We now deal with the sole ground of appeal.
We think that the trial judge properly refused to receive in evidence that judgment record.
As we have pointed out, the action being tried when the judgment record was offered in evidence was brought by Mary E. Smith against the defendant to recover for the damage done to the motor vehicle owned by her.
The action formerly tried before the District Court as shown by the judgment record, which was marked for identification and excluded, was by the servant of Mary E. Smith for personal injuries alleged to have been sustained by him in the same collision.
Now, it is settled in this state that these two actions are not one and the same but are separate and distinct. Ochs v. Public Service Railway Co., 81 N.J.L. 661. We quote from the opinion at page 663:
"We are of the opinion that where injury is caused to property and person by the same negligent act distinct causes of action exist and, therefore, a judgment in one cause is not a bar to an action to recover in the other."
If the judgment record of the District Court, which was offered in evidence, was material at all it could have been material only to support the defense of res adjudicata.
But a matter is not res adjudicata unless there be identity of the thing sued for, of the cause of action, of the persons and parties, of the quality of the persons for and against whom the claim is made, and the judgment in the former suit be so in point as to control the issue in the pending action. To render a prior judgment res adjudicata the record must show that the issue was taken on the same allegations which are the foundation of the second action. The test is whether the proof which would fully support the one case would have the same effect in tending to maintain the other. Hoffmever and Sons v. Trost, 83 N.J.L. 358; Mershon v. Williams, 63 Id. 398 .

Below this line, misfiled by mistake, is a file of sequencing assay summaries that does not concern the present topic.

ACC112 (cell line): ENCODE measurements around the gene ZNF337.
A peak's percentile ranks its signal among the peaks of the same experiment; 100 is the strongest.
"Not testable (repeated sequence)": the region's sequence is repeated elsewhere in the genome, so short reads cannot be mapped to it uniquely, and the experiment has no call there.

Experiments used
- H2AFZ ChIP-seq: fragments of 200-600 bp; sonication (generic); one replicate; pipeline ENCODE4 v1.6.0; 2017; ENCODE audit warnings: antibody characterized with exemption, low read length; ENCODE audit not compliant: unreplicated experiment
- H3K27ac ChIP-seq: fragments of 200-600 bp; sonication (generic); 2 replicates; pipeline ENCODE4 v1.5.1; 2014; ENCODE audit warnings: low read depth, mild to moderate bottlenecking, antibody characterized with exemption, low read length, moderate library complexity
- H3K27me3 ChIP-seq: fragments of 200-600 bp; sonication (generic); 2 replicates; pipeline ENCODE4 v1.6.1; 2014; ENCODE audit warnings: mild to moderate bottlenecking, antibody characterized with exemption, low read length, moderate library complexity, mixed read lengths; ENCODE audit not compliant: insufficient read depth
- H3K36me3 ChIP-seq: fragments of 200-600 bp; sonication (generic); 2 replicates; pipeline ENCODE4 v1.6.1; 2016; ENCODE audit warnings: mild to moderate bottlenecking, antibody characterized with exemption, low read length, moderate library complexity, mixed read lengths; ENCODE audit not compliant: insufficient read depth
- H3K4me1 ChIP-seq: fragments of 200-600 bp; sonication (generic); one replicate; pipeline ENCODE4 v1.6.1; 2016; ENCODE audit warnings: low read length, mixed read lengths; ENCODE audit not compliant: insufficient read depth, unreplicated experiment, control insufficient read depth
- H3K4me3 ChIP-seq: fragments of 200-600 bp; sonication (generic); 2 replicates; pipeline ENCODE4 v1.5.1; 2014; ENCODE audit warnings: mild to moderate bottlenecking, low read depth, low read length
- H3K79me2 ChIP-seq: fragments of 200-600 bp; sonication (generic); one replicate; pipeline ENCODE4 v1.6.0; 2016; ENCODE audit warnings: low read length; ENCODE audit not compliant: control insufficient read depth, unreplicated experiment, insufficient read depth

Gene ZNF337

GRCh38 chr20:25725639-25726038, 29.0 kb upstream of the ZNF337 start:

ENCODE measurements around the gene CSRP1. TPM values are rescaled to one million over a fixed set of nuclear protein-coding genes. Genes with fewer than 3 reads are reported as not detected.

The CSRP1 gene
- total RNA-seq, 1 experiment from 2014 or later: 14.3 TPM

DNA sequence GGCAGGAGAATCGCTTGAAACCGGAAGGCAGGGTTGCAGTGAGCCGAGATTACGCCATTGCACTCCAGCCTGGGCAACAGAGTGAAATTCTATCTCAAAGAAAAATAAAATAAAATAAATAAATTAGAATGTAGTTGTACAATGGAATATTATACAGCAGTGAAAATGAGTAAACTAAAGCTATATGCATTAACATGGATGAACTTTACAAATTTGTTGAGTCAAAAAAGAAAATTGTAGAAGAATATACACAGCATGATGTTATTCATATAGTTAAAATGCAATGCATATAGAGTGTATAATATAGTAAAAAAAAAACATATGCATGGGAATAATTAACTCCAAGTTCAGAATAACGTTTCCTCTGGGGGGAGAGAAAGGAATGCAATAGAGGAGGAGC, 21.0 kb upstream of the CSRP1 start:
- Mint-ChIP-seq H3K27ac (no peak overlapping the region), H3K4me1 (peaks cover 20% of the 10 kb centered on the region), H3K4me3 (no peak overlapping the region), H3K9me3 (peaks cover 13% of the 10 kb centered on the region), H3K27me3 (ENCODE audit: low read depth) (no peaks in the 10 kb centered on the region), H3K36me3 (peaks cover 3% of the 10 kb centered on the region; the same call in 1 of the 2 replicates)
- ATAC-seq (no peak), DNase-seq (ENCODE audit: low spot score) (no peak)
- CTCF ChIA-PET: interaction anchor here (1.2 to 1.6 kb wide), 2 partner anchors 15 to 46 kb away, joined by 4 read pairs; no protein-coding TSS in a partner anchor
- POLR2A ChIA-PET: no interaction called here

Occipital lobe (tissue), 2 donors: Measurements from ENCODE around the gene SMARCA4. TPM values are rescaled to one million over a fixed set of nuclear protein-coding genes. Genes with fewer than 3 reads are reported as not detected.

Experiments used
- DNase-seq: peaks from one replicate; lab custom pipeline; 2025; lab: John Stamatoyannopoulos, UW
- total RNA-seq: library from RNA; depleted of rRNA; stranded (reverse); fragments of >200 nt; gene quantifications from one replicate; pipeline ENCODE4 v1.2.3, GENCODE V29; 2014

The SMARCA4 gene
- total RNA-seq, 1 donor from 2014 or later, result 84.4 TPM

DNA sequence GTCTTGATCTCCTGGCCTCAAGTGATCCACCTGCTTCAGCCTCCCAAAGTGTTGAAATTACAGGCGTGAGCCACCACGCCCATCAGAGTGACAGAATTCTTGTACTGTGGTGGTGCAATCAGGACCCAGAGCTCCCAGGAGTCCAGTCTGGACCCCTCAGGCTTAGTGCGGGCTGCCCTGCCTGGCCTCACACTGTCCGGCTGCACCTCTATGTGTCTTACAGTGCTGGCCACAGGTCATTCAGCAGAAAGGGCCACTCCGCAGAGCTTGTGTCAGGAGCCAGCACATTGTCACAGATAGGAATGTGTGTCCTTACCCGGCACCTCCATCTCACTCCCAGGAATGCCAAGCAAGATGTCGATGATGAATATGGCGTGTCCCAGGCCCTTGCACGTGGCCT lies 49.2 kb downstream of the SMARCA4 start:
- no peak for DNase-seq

In Gardner v. Raisbeck, 28 N.J. Eq. 71 (at p. 75), the court says:
"In Behrens v. Sieveking, 2 M. C. 581, the lord chancellor said that in order to support the plea it was necessary to show that the proceedings in which the plaintiffs were alleged to have failed were taken for the same purpose as the suit in which the plea was filed; for, he adds, the issue might have been the same, while the object was different, and the circumstance that the matter had been tried as a matter of evidence, could not be conclusive; that the defendant had to show that the subject-matter was the same, that the right came in question before a court of competent jurisdiction, and that the result was conclusive, so as to bind the judgment of every other court."